Real life plans by NASA and SpaceX to land people on Mars may be mired in uncertainty, mostly having to do with a lack of funding, but voyages to the Red Planet seem all the rage for the #Big And Small screen. The #Matt Damon film, “The Martian,” started the craze going. Then National Geographic had a “Mars” miniseries that combined documentary and scripted drama. “The Space Between Us” was a forgettable interplanetary teenage romance between a boy raised on Mars and an Earth girl. Now we have the latest project for Hulu, called “#The First,” to be helmed by Beau Willimon, most famous for bringing the American version of “House of Cards” to Netflix.

Advertisements
Advertisements

The miniseries will evidently be about the first expedition to Mars, but not much else in the way of details have been offered, Willimon talked to Variety about “the human spirit” and “our indomitable need to reach for unknown horizons” and with a nod toward, “ordinary, imperfect people band together and overcome a myriad of obstacles to grasp the extraordinary.”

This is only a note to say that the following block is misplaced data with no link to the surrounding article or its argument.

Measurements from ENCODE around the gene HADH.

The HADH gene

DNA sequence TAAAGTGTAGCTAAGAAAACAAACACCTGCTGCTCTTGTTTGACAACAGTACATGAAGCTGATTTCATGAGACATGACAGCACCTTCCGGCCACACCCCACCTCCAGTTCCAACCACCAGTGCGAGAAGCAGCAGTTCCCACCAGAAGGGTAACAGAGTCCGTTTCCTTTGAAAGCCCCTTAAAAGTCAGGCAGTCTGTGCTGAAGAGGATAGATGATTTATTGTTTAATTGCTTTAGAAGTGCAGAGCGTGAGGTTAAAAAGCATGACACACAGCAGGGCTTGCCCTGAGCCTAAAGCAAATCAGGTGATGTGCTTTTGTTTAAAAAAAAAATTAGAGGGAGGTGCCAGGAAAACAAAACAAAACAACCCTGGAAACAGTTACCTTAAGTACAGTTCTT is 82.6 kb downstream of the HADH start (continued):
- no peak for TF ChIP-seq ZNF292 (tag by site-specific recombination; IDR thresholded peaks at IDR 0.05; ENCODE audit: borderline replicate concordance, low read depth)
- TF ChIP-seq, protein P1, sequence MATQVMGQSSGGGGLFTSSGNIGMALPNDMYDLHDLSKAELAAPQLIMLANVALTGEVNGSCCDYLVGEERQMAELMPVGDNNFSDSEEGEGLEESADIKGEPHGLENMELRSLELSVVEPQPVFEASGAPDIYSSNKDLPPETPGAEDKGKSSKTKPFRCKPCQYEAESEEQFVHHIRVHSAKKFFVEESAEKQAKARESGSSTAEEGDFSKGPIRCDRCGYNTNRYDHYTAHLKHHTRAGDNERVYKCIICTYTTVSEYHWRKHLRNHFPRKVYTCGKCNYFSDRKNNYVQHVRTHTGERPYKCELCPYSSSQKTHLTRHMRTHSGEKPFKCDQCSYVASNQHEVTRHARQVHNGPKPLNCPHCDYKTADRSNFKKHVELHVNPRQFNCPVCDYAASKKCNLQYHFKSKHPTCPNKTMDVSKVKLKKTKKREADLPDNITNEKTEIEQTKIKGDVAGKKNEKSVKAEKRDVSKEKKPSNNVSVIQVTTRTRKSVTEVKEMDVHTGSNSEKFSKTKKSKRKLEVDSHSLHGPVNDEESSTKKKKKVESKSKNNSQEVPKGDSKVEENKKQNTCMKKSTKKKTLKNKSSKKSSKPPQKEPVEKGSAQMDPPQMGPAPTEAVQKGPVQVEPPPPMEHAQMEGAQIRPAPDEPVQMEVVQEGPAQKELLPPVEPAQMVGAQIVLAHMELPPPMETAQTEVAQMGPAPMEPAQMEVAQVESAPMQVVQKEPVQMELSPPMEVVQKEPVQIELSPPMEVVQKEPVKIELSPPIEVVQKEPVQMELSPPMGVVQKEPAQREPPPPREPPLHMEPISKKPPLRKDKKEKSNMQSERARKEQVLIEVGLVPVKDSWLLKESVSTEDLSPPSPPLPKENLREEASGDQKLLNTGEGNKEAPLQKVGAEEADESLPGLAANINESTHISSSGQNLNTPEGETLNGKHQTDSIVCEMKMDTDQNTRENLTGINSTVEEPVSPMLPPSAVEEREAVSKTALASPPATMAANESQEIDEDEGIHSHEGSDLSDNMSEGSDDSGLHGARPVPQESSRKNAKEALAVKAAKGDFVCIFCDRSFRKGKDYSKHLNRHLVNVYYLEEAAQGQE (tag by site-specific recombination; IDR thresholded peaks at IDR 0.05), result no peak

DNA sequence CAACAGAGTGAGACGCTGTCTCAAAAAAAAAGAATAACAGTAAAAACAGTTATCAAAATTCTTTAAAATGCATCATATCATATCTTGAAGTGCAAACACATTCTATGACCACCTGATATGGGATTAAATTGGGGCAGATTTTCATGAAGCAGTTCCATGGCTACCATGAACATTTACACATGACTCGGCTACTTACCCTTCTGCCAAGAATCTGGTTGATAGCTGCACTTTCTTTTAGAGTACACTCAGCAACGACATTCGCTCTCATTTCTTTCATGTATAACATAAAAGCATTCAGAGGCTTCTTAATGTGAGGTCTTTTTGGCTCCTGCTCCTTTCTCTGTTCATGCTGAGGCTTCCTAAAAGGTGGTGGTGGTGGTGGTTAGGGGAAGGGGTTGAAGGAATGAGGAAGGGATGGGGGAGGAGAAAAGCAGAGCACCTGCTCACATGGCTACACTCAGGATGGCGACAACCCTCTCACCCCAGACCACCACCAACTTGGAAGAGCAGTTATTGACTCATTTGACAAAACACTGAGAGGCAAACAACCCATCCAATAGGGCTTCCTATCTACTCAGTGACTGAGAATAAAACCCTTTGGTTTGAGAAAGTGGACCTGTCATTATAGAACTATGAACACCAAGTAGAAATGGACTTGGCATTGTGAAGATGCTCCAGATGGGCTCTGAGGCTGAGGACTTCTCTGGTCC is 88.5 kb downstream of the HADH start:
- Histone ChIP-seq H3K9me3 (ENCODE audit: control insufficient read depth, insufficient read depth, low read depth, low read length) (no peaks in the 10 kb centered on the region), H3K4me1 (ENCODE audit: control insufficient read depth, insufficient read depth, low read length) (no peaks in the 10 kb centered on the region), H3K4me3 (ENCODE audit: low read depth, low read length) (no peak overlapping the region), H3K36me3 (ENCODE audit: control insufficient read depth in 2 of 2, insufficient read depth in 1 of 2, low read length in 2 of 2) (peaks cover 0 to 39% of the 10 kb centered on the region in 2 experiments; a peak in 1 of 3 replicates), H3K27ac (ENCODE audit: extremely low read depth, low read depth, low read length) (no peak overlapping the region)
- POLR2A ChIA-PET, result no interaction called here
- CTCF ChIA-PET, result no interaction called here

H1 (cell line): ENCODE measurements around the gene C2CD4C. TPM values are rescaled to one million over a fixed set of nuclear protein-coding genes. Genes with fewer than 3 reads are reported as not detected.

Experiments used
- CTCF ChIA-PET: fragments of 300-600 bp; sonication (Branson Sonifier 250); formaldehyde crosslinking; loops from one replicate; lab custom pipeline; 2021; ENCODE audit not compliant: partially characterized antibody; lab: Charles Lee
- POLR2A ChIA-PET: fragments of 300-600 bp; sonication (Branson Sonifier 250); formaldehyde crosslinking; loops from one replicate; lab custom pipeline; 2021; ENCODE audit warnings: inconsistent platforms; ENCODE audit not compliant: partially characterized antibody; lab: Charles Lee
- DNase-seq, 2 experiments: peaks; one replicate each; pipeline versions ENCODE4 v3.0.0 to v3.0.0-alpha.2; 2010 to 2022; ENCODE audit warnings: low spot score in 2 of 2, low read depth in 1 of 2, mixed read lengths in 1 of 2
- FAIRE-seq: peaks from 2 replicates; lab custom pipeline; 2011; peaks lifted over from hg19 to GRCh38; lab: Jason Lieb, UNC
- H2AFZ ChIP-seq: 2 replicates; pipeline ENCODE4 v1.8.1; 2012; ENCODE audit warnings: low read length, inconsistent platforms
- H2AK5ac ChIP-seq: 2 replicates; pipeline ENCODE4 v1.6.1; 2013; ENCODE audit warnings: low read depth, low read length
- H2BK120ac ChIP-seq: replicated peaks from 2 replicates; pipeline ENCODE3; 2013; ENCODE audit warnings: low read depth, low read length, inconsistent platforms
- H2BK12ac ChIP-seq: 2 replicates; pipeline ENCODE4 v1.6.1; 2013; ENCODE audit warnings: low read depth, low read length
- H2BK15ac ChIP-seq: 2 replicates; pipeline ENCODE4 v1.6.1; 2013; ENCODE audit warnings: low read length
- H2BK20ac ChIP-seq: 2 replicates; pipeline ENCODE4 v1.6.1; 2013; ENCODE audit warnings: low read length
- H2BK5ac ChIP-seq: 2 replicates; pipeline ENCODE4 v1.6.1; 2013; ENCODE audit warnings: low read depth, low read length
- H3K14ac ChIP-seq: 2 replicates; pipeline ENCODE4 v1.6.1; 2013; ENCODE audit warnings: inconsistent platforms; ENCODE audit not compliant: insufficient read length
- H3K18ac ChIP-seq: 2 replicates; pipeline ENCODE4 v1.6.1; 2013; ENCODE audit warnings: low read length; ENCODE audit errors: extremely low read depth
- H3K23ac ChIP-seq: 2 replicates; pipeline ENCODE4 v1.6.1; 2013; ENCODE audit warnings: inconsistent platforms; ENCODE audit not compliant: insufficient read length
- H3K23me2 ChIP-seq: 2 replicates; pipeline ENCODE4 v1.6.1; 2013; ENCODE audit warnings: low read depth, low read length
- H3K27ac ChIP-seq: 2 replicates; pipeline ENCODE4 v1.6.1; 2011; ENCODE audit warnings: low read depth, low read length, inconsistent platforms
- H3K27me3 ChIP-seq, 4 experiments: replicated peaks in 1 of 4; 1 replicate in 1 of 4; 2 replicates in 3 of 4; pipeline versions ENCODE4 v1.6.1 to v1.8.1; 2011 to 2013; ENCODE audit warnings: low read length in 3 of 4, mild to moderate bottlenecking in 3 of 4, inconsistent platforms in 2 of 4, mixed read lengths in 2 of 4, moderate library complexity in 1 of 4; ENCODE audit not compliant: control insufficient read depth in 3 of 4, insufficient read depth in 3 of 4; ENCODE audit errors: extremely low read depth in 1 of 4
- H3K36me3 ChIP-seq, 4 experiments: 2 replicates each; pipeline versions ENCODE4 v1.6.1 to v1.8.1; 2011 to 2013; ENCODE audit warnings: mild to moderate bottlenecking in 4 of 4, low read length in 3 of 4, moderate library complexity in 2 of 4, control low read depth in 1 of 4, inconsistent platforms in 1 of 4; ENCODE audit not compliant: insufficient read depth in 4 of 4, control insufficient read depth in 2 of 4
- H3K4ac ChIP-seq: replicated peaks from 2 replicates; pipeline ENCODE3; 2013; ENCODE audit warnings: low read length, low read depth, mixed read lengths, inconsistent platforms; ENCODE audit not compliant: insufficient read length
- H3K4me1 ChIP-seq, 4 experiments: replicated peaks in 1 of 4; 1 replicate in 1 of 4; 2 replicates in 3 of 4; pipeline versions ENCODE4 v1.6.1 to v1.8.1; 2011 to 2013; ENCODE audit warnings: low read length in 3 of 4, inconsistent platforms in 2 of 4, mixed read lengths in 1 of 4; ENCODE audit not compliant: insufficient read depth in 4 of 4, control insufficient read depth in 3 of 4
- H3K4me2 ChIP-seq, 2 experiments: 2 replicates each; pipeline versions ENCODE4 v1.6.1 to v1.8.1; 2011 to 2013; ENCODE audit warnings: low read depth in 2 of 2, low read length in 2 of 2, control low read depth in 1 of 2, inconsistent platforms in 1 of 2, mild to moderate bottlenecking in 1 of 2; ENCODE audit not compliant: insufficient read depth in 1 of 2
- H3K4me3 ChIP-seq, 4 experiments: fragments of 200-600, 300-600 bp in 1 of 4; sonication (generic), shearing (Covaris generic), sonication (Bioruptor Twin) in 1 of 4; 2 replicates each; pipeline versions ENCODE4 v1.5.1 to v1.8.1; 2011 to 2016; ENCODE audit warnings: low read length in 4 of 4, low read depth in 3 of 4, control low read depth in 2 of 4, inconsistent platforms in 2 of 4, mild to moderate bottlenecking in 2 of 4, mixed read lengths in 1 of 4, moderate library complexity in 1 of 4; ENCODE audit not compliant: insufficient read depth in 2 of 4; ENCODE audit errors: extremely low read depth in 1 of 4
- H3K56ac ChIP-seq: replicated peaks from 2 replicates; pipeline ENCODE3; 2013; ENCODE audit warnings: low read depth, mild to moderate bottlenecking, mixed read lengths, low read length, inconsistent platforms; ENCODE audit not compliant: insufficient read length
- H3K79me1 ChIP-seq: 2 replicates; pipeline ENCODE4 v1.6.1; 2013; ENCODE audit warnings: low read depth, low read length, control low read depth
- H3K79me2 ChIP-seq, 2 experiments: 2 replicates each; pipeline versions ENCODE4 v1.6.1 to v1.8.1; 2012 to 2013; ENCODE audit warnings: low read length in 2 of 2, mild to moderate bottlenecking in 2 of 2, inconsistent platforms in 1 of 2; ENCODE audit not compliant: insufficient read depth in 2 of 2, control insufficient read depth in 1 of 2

The description, such as it is, sounds very exciting and would certainly fit any humans to Mars scenario, whether it involves NASA with some international partners or an eccentric billionaire like Elon Musk. Whether the effort will be a worthy one will no doubt reside in how it is executed. “The Martian” showed us how it’s done, with adherence (for the most part) to scientific accuracy, a winning character played by Matt Damon, and a daredevil rescue operation across interplanetary distances.

Advertisements

The question arises, with all of the fiction expeditions to Mars taking place on the big and small screens, how is the real thing going to top them insofar as drama is concerned. Fictional stories put the characters in peril, such as when Matt Damon had to survive on Mars for months until his crewmates came back to get him. A real-life expedition to Mars will be successful if it doesn’t have any such elements.

The first Apollo moon landing was the greatest reality show ever aired, with a billion people following it on a planet that had 3.5 billion people. The ratings for subsequent Apollo missions took a nose dive, with people irate that their game shows and soap operas kept being interrupted for live TV from the moon. Remember Apollo took place before cable news, NASA Select, and the Science Channel. The exception was Apollo 13, for obvious reasons,

On the other hand, the element that the events being telecast and live streamed will really be happening and not coming out of a CGI program will be a draw. One suspects that “Mars: The Reality Series” will be a good draw in the 21st Century media environment.